“Increasing the punitive nature of the custodial experience was a deliberate feature of correctional policy in NSW in 1989, and it resulted in entirely predictable prison disturbances. But many have now forgotten what a prison riot looks like, or understand its costs and consequences.”
Brett Collins from prisoner advocacy group Justice Action (JA) is a vocal critic of the tobacco clampdown, which he feels will cause widespread distress.
“It’s going to have a devastating effect. It’s the one thing that prisoners have which is central to the culture and their enjoyment and under their control. Removing it is like torture. It can only raise tension inside the prisons in NSW and they’re already a tinderbox,” Mr Collins said.
Mr Collins said JA had tried to secure some concessions from NSW Corrections to ease the ban’s impact and give prisoners a positive trade off, rather than viewing it as a punishment, but the requests had fallen on deaf ears.
Suggestions included more opportunities for education and computers, more time to exercise in the yard or the gym to give prisoners some distractions or providing fresh food to cook with. Mr Collins said prisoners lived on “aeroplane meals” and had little access to fresh vegetables or fruit.
“People are bored. They’re sitting in a cell for 18 hours a day nothing to do, no Internet, no education, sitting there watching TV with two or three other people. We should never forget that people actually live in a prison, that’s their home and their private space and they’re entitled to have that.”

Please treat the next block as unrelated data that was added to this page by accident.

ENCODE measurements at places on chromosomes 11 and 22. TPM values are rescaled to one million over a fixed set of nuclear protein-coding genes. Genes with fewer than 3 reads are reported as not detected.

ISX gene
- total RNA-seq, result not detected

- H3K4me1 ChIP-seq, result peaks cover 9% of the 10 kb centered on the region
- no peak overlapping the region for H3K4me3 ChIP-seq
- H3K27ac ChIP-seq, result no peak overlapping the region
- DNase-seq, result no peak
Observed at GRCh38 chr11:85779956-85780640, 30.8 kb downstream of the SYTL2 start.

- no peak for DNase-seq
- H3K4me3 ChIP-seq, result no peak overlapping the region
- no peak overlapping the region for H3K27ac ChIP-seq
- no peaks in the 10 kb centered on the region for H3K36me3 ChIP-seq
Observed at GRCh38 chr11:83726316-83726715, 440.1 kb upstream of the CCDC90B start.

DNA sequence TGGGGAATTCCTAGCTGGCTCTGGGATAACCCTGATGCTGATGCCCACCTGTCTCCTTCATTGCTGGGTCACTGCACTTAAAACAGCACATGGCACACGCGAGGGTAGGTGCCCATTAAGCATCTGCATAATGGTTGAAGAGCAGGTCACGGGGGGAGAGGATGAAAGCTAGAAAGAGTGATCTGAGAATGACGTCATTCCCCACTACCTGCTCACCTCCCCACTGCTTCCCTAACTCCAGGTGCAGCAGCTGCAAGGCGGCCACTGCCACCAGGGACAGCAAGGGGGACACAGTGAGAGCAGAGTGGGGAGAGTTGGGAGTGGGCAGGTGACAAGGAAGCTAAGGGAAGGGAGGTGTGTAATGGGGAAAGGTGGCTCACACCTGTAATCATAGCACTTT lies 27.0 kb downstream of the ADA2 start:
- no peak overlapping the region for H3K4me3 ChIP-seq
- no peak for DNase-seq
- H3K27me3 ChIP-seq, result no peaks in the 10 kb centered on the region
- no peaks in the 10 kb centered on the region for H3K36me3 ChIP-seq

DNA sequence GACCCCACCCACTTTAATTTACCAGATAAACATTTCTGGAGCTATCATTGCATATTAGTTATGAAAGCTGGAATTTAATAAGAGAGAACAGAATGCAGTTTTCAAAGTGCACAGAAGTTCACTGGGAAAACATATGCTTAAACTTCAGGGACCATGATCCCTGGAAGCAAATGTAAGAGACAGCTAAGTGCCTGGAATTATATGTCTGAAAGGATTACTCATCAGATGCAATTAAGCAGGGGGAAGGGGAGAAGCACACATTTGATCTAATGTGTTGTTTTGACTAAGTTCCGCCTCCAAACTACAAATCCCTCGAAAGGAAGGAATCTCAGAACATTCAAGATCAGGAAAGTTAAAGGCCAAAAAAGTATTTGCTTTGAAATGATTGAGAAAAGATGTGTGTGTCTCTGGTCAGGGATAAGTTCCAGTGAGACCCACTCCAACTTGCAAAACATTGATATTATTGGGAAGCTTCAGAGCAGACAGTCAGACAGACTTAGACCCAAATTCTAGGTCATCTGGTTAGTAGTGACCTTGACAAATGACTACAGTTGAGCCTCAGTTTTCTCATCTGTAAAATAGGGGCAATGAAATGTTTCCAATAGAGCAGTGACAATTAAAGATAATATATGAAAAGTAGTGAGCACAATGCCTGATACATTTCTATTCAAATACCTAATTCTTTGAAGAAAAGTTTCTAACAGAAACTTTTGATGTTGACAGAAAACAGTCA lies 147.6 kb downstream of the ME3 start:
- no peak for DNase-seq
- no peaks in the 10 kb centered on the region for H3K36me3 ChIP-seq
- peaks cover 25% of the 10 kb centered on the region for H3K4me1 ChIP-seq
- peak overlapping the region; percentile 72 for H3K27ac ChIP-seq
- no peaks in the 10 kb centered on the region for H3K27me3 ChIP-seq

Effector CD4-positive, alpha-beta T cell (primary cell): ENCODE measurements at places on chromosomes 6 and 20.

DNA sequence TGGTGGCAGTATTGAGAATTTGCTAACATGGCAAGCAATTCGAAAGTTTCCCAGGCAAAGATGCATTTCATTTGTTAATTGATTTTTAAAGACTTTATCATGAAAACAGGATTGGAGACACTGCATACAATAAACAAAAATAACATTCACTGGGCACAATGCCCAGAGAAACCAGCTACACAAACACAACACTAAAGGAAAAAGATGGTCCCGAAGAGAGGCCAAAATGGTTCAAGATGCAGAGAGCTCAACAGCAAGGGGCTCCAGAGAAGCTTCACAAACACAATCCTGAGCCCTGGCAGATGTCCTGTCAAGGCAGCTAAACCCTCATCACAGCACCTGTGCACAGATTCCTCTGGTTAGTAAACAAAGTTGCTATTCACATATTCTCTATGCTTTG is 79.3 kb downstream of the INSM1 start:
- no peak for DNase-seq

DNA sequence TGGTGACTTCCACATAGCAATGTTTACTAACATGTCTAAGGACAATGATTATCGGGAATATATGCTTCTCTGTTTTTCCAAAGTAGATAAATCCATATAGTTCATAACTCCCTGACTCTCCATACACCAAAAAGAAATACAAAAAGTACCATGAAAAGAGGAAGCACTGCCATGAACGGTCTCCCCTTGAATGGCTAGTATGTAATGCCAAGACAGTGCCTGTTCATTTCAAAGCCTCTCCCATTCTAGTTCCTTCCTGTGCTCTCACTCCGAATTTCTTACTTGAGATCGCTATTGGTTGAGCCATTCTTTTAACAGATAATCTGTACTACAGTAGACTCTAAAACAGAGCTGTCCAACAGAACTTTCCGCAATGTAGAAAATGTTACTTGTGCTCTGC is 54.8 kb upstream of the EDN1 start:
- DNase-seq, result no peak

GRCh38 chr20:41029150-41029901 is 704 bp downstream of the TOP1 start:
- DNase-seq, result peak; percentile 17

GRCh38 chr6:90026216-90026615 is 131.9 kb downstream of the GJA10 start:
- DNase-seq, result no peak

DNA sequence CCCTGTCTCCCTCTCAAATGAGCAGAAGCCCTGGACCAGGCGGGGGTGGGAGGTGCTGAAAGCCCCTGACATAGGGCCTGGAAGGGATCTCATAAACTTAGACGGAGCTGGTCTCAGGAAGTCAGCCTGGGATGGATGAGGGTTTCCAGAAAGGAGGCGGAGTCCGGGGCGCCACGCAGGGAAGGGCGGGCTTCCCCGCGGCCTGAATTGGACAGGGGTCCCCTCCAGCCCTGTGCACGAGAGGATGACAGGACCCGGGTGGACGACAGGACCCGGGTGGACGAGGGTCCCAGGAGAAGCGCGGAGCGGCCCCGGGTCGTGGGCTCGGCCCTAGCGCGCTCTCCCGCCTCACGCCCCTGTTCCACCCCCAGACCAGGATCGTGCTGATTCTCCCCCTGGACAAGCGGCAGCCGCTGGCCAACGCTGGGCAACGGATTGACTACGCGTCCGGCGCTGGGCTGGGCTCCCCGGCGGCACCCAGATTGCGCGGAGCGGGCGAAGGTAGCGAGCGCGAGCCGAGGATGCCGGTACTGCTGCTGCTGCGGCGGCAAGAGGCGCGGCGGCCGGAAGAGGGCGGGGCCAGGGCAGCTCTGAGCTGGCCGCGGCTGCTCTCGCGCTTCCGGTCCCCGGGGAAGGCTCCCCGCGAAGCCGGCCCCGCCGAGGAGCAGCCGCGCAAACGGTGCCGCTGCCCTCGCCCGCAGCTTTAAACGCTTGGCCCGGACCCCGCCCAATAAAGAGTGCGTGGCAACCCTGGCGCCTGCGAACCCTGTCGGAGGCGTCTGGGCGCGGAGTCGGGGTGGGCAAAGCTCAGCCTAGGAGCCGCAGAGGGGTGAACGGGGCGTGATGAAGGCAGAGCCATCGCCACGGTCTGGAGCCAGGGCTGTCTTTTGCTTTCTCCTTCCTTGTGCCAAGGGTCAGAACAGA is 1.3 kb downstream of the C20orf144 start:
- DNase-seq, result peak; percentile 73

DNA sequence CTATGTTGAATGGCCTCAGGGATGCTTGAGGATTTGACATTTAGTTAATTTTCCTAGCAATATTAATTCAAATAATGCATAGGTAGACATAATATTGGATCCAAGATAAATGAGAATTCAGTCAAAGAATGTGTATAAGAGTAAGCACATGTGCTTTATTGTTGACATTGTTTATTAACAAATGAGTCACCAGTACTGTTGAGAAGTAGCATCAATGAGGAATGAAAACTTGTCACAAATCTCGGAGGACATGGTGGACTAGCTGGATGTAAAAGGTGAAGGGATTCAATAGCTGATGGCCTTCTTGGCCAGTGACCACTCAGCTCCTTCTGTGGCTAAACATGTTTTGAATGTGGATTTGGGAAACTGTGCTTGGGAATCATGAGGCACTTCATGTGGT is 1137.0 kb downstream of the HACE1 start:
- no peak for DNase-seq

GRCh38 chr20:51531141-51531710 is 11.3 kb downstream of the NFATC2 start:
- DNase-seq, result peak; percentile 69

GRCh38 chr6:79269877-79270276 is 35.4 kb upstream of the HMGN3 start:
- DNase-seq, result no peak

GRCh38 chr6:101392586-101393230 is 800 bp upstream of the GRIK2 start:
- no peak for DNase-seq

Mr Collins said that during a recent meeting with Corrective Services Assistant Commissioner Luke Grant he was told the ban was not about improving prisoner health but occupational health and safety to provide a smoke-free workplace for prison staff and because some prisoners had complained about their cell mates smoking.
He added that research showed prisoners took up smoking again as soon as they were back outside, he said.
“As soon as they are released, the first thing they do it to have a cigarette,” he said.
He said better ideas would be to allow smoking in designated outdoor areas or have evacuation booths, which sucked the smoke in; put fans in cells; put smokers in together or ban prisoners from smoking between certain hours so officers weren’t affected when they opened cell doors.
Worryingly, there have been reports from prisons such as Risdon Prison in Tasmania, which introduced the tobacco ban in April this year, that prisoners are drying and mixing tea leaves and nicotine patches to smoke and microwaving foil from complimentary hotel jams and toilet paper (to make a wick) to light the homemade “cigarettes” with.
Mr Collins said in the US, where smoking is banned in prisons, a tobacco black market had developed and he predicted a similar thing in NSW.